Your Kitchen, The New Conference Room
Last week, Stripe announced that their next engineering hub will consist of an entirely remote workforce. Stripe’s existing engineering hubs are San Francisco, Singapore, Dublin, and Seattle. The blog outlines their reasoning, stating:
We are doing this to situate product development closer to our customers, improve our ability to tap the 99.74% of talented engineers living outside the metro areas of our first four hubs, and further our mission of increasing the GDP of the internet.
Teams with remote members often need to add additional rules to their communication to make sure everyone is in the loop. A surprising amount of decisions are made at the water cooler, and this shift will replace that with a Zoom link.
Look — at face value, I get it. Living in San Francisco is not a prerequisite for knowing how to make great software, and the cost of living is prohibitively expensive for anyone who values a saving rate higher than 0%. On the other hand, companies announcing a shift to a remote workforce and then rolling back the decision is not uncommon. Company culture is hard. It’s even harder when your workforce is geographically separated by thousands of miles and several time zones. Relationships aren’t made over Slack and email, they’re made during the walk to lunch or sitting in a room and making small talk. If you can choose between the comfort of your home, or turning on a Webcam to drop in on a coworker, I would guess that the former is more probable. That’s not to say it will never happen, just that it will happen less than a traditional office environment.
The opposite extreme of this seems to be a place where everybody lives and works. Most startups begin this way. Cofounders either live in the office, or turn a shared apartment into a workspace that also happens to have mattresses. As the organization expands the office grows with it, but much of the initial quirks remain.
Stripe is betting that the wave of new productivity and communication tools are an adequate substitute for face-to-face interactions. For engineering tasks, they are probably right. But scaling meaningful human interaction is much harder.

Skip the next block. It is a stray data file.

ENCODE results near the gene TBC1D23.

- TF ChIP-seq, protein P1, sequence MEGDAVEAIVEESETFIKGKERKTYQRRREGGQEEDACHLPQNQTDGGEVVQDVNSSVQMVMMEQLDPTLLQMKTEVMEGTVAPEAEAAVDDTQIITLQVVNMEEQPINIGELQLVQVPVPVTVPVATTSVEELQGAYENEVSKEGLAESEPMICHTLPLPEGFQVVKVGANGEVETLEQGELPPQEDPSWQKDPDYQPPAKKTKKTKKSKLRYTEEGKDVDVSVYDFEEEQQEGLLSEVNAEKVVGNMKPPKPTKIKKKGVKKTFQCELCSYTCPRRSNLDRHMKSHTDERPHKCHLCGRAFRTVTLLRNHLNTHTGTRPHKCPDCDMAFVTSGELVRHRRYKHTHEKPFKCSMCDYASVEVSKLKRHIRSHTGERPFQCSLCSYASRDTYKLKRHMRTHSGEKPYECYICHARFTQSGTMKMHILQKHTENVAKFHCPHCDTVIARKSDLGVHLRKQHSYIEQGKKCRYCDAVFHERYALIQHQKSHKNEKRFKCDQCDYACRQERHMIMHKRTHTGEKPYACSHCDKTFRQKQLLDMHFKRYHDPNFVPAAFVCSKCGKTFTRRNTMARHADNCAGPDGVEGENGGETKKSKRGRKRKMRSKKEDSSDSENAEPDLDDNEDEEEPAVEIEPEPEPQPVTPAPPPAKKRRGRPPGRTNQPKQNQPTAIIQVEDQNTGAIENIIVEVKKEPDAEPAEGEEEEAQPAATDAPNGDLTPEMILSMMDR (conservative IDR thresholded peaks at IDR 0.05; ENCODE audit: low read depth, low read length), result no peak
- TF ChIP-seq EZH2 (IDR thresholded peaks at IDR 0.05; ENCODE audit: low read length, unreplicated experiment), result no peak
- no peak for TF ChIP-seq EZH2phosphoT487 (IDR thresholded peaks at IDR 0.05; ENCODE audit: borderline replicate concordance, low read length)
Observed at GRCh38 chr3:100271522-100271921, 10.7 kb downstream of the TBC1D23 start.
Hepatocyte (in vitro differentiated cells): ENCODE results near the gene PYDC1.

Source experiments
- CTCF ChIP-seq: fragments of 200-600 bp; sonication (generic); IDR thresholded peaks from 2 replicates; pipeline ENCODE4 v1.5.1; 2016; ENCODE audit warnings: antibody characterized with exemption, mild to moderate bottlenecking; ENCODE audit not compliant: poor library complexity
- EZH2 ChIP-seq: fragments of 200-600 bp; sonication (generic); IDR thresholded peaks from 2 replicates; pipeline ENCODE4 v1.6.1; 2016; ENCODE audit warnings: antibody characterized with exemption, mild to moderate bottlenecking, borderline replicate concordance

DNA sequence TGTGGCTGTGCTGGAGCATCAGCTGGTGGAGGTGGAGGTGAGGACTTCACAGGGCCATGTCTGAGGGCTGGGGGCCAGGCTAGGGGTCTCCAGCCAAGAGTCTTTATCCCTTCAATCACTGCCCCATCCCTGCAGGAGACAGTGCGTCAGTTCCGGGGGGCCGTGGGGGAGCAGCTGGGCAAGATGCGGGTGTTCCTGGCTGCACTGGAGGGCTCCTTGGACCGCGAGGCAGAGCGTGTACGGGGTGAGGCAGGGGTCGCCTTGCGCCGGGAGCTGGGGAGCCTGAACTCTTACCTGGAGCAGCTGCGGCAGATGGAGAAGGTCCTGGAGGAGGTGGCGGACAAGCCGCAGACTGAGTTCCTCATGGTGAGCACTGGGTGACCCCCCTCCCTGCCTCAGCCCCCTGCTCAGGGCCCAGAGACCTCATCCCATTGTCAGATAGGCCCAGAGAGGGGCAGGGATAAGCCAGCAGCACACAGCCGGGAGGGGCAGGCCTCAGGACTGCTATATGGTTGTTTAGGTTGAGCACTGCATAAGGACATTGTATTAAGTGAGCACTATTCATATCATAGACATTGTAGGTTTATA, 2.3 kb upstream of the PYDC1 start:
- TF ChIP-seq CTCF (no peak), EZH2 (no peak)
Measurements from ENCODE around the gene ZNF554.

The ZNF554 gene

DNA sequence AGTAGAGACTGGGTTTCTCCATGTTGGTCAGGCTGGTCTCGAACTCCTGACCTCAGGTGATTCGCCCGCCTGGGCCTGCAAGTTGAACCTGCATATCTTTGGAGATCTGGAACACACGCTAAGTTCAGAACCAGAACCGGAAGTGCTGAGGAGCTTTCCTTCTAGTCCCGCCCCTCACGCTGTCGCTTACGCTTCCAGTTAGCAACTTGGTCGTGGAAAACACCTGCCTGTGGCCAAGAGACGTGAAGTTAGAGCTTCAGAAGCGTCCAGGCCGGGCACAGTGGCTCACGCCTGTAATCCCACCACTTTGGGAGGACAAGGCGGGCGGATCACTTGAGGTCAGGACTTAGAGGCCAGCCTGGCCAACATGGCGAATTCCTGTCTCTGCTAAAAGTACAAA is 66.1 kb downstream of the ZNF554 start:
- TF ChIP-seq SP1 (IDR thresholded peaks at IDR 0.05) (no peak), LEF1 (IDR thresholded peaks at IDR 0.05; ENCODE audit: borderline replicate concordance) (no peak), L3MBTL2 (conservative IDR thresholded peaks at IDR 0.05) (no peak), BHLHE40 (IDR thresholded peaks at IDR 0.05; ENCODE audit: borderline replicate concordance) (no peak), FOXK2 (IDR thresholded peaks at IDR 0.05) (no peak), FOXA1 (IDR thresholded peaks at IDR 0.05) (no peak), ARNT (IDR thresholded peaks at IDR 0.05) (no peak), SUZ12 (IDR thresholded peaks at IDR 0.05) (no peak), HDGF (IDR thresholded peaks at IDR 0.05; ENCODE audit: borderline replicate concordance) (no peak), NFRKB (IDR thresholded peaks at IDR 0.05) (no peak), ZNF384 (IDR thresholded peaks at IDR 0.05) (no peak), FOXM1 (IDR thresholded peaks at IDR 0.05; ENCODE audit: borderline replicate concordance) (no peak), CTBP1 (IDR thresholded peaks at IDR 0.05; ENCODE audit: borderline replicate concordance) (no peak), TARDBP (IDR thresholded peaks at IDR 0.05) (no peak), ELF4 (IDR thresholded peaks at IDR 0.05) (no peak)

A funny and insightful story from an early Youtube engineer on their plot to kill Internet Explorer 6. Shortly after the Google acquisition, the team used a backdoor called ‘OldTuber’ to bypass the standard production release guidelines. Anecdotes like this help to illustrate the power that developers often have in shaping large scale decision making, especially in popular consumer apps. Link.
A great list from Patrick Collison on projects that were completed rapidly. Apollo 8 took 134 days to launch to the moon. Link.
Google’s new feature that will allow the deletion of your location data. Still no way to prove that the data is deleted, plus the trained models will remain in production. Link.
Blog post on SpaceX’s recent fundraising efforts, and the competition from Blue Origin. Link.
Story of Amazon Prime’s inception with plenty of quotes from the team. It wasn’t an obvious decision at the time. Link.
OpenAI releases a larger version of the GPT-2 language model. This version is still less than half the size of the full model (~345M vs 1.5GB), but shows significant improvement over the original release. Link to paper with updated release guidelines. Link to Colab notebook to try out the text generation for yourself.
🐦 Tweetstorm of the Week
Lex Fridman interviews Oriol Vinyals, a DeepMind and former Google Brain researcher. Discussion on Starcraft, language models, the Turing Test, and AGI. Link.
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